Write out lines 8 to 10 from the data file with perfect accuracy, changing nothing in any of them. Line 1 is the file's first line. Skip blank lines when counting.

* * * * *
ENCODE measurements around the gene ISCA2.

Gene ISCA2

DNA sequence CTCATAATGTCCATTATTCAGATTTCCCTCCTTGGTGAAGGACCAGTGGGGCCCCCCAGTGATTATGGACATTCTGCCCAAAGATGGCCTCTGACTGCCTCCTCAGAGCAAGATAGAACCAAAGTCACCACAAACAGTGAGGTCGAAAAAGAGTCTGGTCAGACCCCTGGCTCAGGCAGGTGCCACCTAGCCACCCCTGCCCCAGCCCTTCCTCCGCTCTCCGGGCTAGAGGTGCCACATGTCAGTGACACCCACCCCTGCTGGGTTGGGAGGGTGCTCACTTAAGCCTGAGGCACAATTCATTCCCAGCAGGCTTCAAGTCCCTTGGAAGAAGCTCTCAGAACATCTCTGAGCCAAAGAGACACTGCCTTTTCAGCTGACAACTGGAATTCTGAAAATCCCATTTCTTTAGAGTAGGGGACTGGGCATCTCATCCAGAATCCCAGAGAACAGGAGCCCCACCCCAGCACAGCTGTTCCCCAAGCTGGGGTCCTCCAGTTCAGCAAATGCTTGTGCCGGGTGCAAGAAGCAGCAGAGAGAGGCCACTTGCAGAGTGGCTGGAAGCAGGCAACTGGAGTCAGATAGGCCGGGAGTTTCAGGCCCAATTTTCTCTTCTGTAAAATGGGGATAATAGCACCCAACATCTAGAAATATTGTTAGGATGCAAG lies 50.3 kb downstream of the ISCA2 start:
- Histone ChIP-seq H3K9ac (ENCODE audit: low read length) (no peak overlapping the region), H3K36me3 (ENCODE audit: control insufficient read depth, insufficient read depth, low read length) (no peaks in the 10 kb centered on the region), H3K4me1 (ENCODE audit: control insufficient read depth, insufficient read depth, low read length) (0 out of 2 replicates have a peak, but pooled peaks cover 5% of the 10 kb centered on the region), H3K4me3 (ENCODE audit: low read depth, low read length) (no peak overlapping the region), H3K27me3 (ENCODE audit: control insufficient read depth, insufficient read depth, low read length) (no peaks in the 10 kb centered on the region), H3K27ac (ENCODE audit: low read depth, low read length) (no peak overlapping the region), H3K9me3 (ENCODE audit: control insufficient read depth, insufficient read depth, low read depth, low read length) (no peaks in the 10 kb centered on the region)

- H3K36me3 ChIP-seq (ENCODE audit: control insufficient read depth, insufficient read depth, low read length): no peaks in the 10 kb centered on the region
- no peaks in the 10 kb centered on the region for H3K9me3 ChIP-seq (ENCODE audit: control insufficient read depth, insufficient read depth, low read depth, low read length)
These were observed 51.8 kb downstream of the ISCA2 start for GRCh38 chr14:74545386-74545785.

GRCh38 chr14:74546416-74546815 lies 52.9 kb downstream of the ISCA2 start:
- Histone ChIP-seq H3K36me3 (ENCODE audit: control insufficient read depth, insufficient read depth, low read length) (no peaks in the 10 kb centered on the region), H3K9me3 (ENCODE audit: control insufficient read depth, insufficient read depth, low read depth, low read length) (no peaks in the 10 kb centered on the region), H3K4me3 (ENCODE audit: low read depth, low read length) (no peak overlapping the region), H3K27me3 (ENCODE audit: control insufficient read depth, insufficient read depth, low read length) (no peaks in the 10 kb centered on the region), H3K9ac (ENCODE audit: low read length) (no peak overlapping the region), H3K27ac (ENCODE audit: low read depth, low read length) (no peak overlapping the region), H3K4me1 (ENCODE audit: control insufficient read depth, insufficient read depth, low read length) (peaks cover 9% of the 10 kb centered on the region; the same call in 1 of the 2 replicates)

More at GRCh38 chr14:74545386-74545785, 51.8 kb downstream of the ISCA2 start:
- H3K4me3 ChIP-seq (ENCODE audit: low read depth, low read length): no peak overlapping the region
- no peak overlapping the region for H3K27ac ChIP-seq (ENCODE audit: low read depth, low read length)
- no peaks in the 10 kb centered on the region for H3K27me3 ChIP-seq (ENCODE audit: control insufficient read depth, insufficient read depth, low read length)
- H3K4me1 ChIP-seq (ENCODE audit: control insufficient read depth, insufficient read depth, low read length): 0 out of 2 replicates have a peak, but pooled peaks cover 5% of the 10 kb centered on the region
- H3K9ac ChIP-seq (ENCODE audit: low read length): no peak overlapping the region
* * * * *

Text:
GRCh38 chr14:74546416-74546815 lies 52.9 kb downstream of the ISCA2 start:
- Histone ChIP-seq H3K36me3 (ENCODE audit: control insufficient read depth, insufficient read depth, low read length) (no peaks in the 10 kb centered on the region), H3K9me3 (ENCODE audit: control insufficient read depth, insufficient read depth, low read depth, low read length) (no peaks in the 10 kb centered on the region), H3K4me3 (ENCODE audit: low read depth, low read length) (no peak overlapping the region), H3K27me3 (ENCODE audit: control insufficient read depth, insufficient read depth, low read length) (no peaks in the 10 kb centered on the region), H3K9ac (ENCODE audit: low read length) (no peak overlapping the region), H3K27ac (ENCODE audit: low read depth, low read length) (no peak overlapping the region), H3K4me1 (ENCODE audit: control insufficient read depth, insufficient read depth, low read length) (peaks cover 9% of the 10 kb centered on the region; the same call in 1 of the 2 replicates)

More at GRCh38 chr14:74545386-74545785, 51.8 kb downstream of the ISCA2 start: